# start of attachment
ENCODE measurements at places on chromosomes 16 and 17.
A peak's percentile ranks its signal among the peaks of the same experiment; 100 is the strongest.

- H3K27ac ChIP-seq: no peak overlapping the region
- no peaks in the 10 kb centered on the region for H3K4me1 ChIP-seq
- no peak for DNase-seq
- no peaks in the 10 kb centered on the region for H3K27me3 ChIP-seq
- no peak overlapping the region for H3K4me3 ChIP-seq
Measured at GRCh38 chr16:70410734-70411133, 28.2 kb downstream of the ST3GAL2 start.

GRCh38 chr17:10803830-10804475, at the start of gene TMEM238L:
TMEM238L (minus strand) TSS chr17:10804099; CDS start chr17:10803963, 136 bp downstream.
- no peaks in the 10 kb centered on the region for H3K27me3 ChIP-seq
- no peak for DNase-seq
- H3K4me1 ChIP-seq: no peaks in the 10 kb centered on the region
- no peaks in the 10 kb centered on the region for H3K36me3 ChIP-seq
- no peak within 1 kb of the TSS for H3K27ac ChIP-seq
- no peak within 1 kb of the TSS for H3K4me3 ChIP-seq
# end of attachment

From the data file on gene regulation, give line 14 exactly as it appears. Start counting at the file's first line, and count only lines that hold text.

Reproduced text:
- no peaks in the 10 kb centered on the region for H3K36me3 ChIP-seq